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Waiving the Cooling Off Period in Divorce Proceedings: A Legal Perspective

A Landmark Judgment by the Punjab & Haryana High Court

Waiving the Cooling Off Period in Divorce Proceedings: A Legal Perspective


The Punjab & Haryana High Court has recently clarified that a detailed inquiry is not necessary for waiving the cooling off period in divorce proceedings under the Hindu Marriage Act, when the divorce is by mutual consent.

The Court’s Stand: Waiving the Cooling Off Period

A division bench of Justice Sudhir Singh and Justice Sumeet Goel stated that the court, while considering the waiver of the cooling off period, should be satisfied that there are sufficient grounds to grant such permission and that there is no concealment or misrepresentation by the parties. The court needs to satisfy itself as per Section 23 of the Act.

No Need for Detailed Inquiry

The court further added that no detailed inquiry, similar to a trial, is usually required while considering such an application. The court is well within its rights to examine the pleadings and affidavits presented before it for such evaluation.

Case Background

These observations were made during the hearing of a plea against the order of a Family Court. The court had rejected an application filed under Section 13-B of the Hindu Marriage Act, 1955 (HMA) for waiving off the statutory period of six months.

The Parties Involved

The parties involved were married in 2018 and started living separately since January 2020 due to temperamental issues. They filed for mutual divorce in August 2023.

Family Court’s Decision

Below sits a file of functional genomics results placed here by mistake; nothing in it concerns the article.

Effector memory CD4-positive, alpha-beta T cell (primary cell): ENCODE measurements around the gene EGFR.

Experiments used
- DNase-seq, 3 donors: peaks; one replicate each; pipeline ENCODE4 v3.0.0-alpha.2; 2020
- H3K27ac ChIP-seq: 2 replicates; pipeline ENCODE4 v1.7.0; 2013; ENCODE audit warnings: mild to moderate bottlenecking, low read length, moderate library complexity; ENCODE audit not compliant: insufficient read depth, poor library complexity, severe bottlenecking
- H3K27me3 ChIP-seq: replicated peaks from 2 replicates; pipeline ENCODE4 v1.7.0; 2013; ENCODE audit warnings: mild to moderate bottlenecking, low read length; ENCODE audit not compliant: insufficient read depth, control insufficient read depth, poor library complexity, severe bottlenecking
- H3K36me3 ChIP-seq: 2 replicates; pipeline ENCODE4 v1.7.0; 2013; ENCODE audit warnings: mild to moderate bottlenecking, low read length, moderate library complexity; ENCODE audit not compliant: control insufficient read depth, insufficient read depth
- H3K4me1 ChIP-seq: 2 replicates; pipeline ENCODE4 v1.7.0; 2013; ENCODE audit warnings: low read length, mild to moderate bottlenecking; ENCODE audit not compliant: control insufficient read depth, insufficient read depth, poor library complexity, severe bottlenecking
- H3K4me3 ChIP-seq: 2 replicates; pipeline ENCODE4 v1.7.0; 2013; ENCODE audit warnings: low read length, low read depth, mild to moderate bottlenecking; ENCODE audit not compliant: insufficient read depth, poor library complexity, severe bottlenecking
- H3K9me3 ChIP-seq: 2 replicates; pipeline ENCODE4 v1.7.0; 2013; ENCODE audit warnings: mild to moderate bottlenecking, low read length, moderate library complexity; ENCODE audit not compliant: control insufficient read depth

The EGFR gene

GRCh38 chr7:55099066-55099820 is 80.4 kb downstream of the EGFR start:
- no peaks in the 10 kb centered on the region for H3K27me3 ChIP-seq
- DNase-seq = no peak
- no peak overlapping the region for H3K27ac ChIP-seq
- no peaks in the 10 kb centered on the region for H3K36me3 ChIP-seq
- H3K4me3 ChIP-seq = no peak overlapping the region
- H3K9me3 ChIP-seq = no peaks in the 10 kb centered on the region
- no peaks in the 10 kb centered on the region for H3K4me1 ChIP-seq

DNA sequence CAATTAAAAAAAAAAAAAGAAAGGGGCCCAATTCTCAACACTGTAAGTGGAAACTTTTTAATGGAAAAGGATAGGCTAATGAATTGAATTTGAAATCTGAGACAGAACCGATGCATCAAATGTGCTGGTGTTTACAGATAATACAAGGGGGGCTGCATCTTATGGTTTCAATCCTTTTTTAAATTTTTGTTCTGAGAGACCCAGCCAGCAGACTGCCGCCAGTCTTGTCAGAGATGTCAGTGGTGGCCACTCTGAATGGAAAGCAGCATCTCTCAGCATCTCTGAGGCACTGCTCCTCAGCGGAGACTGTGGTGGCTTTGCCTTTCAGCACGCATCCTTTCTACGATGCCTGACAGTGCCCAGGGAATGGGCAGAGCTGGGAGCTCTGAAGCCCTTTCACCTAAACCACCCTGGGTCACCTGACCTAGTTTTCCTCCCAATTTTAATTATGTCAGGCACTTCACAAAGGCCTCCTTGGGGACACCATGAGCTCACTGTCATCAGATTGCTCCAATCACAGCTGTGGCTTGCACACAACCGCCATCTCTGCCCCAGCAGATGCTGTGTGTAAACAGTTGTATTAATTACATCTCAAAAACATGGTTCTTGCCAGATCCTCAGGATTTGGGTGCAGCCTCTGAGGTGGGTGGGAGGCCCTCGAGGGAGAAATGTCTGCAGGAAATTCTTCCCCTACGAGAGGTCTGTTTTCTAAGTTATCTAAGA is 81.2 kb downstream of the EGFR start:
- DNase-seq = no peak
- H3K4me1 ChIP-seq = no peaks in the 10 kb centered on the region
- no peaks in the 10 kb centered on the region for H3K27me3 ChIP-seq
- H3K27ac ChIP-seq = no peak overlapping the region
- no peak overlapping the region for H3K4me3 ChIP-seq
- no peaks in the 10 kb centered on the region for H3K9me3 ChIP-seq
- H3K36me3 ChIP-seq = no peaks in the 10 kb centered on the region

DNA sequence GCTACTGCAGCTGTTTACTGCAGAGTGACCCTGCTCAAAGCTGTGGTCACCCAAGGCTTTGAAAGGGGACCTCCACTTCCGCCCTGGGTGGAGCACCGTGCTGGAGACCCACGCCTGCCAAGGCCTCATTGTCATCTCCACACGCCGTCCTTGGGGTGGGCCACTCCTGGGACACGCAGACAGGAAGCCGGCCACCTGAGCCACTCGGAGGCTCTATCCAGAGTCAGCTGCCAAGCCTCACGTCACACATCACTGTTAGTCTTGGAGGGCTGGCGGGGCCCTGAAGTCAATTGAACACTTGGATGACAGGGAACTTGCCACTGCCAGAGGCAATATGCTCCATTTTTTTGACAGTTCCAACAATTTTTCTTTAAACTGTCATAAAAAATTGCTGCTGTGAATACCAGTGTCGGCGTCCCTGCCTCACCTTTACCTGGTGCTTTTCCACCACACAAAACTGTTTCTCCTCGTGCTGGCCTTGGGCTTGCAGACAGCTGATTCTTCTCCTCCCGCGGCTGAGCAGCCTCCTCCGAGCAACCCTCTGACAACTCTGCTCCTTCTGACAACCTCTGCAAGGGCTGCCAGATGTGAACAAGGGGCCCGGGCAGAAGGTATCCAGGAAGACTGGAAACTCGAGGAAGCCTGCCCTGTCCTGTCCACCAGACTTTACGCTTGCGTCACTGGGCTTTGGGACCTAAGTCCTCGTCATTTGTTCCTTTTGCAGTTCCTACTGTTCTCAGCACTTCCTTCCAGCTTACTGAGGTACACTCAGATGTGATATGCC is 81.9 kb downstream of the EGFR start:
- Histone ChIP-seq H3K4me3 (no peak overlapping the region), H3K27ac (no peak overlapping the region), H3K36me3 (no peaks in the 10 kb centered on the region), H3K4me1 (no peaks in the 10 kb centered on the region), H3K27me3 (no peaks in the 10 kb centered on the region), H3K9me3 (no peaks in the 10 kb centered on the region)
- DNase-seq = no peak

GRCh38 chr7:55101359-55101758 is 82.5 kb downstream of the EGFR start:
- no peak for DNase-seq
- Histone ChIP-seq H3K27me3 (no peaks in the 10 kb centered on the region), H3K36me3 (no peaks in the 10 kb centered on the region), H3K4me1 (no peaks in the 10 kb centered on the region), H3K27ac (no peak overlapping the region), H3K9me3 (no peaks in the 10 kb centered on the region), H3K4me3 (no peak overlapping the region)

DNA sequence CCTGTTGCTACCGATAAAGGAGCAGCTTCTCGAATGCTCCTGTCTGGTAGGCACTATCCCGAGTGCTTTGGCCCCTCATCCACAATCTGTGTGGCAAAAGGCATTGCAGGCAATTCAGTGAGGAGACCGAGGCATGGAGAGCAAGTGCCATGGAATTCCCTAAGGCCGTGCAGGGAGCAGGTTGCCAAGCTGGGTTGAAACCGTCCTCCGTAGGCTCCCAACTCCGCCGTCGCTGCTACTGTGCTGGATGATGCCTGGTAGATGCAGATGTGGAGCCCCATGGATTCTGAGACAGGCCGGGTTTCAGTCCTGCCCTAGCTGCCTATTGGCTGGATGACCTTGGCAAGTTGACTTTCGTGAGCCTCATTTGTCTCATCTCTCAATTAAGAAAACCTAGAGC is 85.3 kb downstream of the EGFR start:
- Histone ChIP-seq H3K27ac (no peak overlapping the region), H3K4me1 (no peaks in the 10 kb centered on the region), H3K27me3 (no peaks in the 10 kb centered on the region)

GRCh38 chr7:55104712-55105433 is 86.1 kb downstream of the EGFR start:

The Family Court recorded that the requirement of Section 13B(1) of the Act had been satisfied as the parties had been living separately for more than one year. However, with regard to Section 13B(2) of the Act, the parties were required to move a second motion, as per the timeframe provided therein. Consequently, the matter was adjourned to March 2024.

Appeal to the High Court: Waiving the Cooling Off Period Application

In September 2023, they jointly moved an application before the Family Court seeking to waive off the statutory period of six months under Section 13B(2) of the Act. The Family Court dismissed the application, stating that the case of the appellants did not fall within the parameters fixed for waiving off the stipulated period of six months as mentioned under Section 13B(2) of the Act.

High Court’s Observations

The High Court noted that Section 13-B of HMA is irenic in essence, compared to Section 13 of the Act, which is based on fault-proving philosophy. Hence, the provision of Section 13-B deserves to be interpreted and applied accordingly since it aims at bringing about a peaceful and mutually agreeable final solution to matrimonial discord.

Factors for Waiving the Cooling off Period

The bench also summarised the following factors which need to be considered for waiving the cooling off period under Section 13-B(2) of the Hindu Marriage Act, 1955:

  1. Duration of the marriage
  2. Duration of separation
  3. Existence of other proceedings between the parties
  4. Whether declining such permission will prolong the agony of parties
  5. Whether there is any misrepresentation or concealment of material facts by parties while seeking such permission
  6. Whether there is any child born out of the wedlock and how the interest of the child is being secured
  7. Whether there is any reasonable probability of reconciliation between parties
  8. Age, educational qualification, and economic position of the parties, especially the wife

Conclusion: Guideline for Waiving Cooling Off Period

The court noted that the parties have expressed their intention to remarry and both of them stated that all efforts at reconciliation had failed and they are unwilling to live together as husband and wife. They had even settled the amount of permanent alimony, which is Rs.36,00,000/- in lump sum in lieu of dowry articles, present, past, and future maintenance to the respondent-wife. This landmark judgment by the Punjab & Haryana High Court provides a clear guideline for waiving the cooling off period in divorce proceedings, paving the way for a more efficient and empathetic legal process.





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